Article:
How to Remove Bad Smells from Your Car: The Source and Cause
There are a number of reasons why your car could develop bad smelling odours, or are bought with bad smells already in them, but how do you remove the bad odours from your car? From the phenomenon that is ‘new car smell’, where the combination of materials of the new car combine to create a very chemically smell that many people find repugnant, to buying a second hand car that used to have pets, if you have had a car that has got bad odours then you will know how much of a distraction this can lead to be.
Often when you buy a second hand car they can come with very unpleasant aromas, these bad car odours can come from a number of different sources, including:
- Spilt Drink/Food – often kids, and adults, can be careless when eating or drinking in the car. Spilt food and drink can go unnoticed and left to go off, and these smells can be accelerated when it is a hot day.
- Dogs/Pet Odours contaminated in car.
- Sick – Certain children and adults can suffer from severe car sickness, and this unfortunately can result in a person uncontrollably being sick in the car. It is almost impossible to clean all this up, and inevitable sick can become soaked into the car upholstery. If this happens then the smell of the car can become very unpleasant, especially if on a hot day the area its warmed up.
- Transferring bad smelling matter from your shoes – often the source of the bad smell in a car is from someone walking in dog dirt and transferring it into the car.
- Dead animals – animals such as mice can sometimes get into the car and die, and the resulting rotting matter will create a bad smell.
A smelly car is not good for a number of reasons, not least the fact of olfactory offence but also because of distractions to your driving and also the fact that the smell of your car can heavily effect the resale value of your car. And the fact that the vehicle is sealed and often left to cook in the sun means that without action these smells are not going to disappear in a hurry.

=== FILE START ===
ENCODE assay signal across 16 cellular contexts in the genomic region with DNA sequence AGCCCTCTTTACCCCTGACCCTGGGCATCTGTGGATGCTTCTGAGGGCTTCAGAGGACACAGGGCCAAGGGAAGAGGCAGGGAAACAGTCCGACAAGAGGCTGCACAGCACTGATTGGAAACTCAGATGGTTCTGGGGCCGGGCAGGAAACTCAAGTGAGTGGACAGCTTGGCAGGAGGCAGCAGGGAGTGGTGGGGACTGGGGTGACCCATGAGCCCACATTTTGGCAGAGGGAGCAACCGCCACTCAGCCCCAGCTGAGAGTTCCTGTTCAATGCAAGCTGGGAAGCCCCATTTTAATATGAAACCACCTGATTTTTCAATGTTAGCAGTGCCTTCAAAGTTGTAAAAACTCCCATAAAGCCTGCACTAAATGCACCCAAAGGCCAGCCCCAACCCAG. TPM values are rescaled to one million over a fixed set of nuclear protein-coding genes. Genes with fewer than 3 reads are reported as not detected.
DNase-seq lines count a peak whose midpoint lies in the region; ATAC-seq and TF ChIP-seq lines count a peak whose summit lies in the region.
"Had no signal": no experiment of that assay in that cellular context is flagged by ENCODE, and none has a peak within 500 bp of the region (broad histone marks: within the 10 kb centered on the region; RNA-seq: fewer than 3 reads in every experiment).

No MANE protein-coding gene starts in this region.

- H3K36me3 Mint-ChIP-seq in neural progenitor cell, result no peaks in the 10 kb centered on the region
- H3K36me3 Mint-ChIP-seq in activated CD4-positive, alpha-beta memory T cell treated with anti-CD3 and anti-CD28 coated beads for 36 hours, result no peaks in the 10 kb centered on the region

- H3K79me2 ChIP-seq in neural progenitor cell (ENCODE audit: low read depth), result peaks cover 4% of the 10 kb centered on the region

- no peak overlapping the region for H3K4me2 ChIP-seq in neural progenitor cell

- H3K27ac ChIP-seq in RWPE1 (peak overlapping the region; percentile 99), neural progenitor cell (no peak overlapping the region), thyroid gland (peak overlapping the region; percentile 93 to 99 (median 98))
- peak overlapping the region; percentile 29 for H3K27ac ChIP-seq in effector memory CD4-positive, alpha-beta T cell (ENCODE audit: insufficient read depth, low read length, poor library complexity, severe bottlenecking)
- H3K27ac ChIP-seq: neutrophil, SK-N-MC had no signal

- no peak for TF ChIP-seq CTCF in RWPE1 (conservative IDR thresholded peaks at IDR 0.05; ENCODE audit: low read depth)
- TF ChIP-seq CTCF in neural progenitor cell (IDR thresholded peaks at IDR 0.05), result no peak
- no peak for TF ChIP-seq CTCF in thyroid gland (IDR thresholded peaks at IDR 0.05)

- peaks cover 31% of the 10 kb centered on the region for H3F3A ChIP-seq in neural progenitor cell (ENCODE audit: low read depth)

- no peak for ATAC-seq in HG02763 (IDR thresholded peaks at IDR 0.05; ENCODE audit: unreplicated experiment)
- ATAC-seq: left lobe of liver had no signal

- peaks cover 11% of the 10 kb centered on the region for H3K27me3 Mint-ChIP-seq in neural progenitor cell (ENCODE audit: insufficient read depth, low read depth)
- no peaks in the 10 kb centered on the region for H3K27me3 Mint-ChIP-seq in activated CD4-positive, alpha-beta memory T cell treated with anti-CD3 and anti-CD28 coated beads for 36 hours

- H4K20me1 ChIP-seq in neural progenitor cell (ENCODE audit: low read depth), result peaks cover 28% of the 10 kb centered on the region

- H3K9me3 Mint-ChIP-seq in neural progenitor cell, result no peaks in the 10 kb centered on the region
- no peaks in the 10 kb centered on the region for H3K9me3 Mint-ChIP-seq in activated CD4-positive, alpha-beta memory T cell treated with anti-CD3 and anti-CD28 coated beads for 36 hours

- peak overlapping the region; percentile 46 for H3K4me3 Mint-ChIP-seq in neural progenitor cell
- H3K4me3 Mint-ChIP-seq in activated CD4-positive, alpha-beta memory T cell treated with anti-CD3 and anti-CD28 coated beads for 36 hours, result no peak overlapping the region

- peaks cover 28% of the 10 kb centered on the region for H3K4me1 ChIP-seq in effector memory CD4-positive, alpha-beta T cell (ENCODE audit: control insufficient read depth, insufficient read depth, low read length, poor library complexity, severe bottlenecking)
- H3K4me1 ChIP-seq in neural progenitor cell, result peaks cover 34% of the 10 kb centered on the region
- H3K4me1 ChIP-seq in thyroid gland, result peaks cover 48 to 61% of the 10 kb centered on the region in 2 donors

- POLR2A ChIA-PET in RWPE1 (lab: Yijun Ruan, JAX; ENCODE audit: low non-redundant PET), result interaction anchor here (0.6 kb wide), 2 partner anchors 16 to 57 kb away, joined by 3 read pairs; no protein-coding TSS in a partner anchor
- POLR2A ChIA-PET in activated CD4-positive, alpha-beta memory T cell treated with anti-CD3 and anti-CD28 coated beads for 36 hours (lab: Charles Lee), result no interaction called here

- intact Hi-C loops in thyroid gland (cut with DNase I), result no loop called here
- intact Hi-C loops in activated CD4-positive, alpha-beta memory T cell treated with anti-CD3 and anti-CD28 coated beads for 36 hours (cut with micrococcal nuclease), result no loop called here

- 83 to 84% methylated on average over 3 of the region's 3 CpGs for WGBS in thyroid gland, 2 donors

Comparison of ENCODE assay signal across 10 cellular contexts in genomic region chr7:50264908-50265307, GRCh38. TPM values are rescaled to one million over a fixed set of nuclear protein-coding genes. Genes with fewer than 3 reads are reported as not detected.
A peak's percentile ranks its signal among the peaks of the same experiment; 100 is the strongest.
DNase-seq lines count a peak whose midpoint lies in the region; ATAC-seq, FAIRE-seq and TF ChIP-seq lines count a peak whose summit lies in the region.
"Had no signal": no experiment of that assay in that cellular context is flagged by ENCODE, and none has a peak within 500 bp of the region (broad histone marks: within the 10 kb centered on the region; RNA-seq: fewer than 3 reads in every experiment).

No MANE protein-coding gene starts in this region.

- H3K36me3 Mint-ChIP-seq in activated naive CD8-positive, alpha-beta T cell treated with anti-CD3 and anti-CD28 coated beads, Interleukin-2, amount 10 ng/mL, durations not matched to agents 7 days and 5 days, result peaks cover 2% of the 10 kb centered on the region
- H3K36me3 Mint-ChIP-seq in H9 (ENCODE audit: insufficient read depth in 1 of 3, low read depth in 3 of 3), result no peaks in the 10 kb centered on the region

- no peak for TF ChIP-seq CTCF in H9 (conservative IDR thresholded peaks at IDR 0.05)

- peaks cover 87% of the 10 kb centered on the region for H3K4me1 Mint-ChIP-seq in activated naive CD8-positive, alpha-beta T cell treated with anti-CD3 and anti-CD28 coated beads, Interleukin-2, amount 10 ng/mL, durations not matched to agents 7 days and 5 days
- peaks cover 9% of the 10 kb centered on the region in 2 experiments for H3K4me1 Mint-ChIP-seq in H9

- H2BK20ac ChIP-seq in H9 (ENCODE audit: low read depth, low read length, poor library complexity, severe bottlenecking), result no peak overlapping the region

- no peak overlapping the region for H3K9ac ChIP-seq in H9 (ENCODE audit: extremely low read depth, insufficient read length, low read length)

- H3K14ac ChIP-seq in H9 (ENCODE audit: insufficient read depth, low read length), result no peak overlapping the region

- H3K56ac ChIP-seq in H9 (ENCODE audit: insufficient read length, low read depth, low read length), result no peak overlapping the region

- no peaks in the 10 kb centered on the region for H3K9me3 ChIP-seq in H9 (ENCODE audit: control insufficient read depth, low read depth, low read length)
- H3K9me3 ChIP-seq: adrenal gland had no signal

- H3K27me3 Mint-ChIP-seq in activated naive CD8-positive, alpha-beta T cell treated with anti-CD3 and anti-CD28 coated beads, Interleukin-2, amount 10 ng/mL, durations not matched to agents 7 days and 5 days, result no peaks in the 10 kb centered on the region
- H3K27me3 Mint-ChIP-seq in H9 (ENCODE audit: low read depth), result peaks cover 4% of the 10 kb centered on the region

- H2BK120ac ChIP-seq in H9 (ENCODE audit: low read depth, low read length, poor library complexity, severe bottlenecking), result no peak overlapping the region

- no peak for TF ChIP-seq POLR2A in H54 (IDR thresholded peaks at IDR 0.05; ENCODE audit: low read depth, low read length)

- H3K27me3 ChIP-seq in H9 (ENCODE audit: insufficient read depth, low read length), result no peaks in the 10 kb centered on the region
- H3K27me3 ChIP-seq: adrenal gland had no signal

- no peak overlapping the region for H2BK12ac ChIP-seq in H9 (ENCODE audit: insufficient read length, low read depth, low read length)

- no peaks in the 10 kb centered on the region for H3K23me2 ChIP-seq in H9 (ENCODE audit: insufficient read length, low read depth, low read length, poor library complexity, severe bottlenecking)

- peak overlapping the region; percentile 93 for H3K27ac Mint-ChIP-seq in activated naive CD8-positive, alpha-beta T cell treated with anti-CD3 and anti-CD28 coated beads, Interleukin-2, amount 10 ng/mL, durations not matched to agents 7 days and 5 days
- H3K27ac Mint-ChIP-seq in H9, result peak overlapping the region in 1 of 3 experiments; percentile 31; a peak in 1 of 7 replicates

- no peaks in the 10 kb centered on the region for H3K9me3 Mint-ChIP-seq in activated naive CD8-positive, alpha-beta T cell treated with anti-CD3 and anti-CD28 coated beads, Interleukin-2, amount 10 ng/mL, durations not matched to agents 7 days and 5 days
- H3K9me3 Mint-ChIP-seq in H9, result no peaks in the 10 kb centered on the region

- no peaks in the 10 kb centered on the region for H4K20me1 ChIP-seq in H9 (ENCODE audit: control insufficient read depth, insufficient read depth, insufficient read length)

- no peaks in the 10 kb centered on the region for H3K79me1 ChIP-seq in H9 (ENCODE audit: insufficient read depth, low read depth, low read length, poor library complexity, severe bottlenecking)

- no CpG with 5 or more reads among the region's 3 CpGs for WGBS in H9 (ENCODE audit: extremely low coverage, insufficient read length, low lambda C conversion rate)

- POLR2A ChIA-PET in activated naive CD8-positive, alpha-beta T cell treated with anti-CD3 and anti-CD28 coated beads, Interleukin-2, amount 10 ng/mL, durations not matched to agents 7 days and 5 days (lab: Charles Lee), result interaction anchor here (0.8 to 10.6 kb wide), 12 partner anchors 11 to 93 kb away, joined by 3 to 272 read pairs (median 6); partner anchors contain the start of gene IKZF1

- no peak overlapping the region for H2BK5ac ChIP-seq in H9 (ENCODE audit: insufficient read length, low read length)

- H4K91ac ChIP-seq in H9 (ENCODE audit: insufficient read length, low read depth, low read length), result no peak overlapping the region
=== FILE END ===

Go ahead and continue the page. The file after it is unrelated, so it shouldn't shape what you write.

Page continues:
How to Remove Bad Odours from Cars: What’s causing the Bad Smells?
Humans detect aromas through millions of cells in the naval cavity called olfactory epithelium. The receptors contained in the olfactory epithelium connect with various airborne chemicals and fire neurons that communicate the smell being detected to the brain. Different sections of the olfactory epithelium are designed to pick up different odours, and it’s the pattern of the receptors that are triggered that determines how the brain interprets the smell.
As humans and animals evolved, the olfactory epithelium was primarily used to warn of high concentrations of bacteria. Therefore the by-products that these bacteria produce are interpreted as repulsive to human smell. These gases can include amines (the ammonia smell of urine), hydrogen sulphide (rotten eggs), butyric acid (vomit, rotten milk), putrescine and cadaverine (rotting flesh).
Other odours that often contaminate your vehicle, such as fuel, mildew, skunk and smoke are not the direct by-products of bacteria, but as they permeate the whole vehicle they can be incredibly hard to remove.
How to Remove Bad Odours from Cars: Finding the Source of the Bad Car Smell
This may sound obvious but the first thing that you need to address when you have a bad smelling car is to use a little bit of detective work and identify the source of the unpleasant smell. Follow these steps to identify the cause of the bad odour:
- Look for the obvious: Often the most common source of bad odours in the car is the obvious, spilt food and drink or something transferred from someone’s shoes. You should begin by checking the whole vehicle for any obvious signs.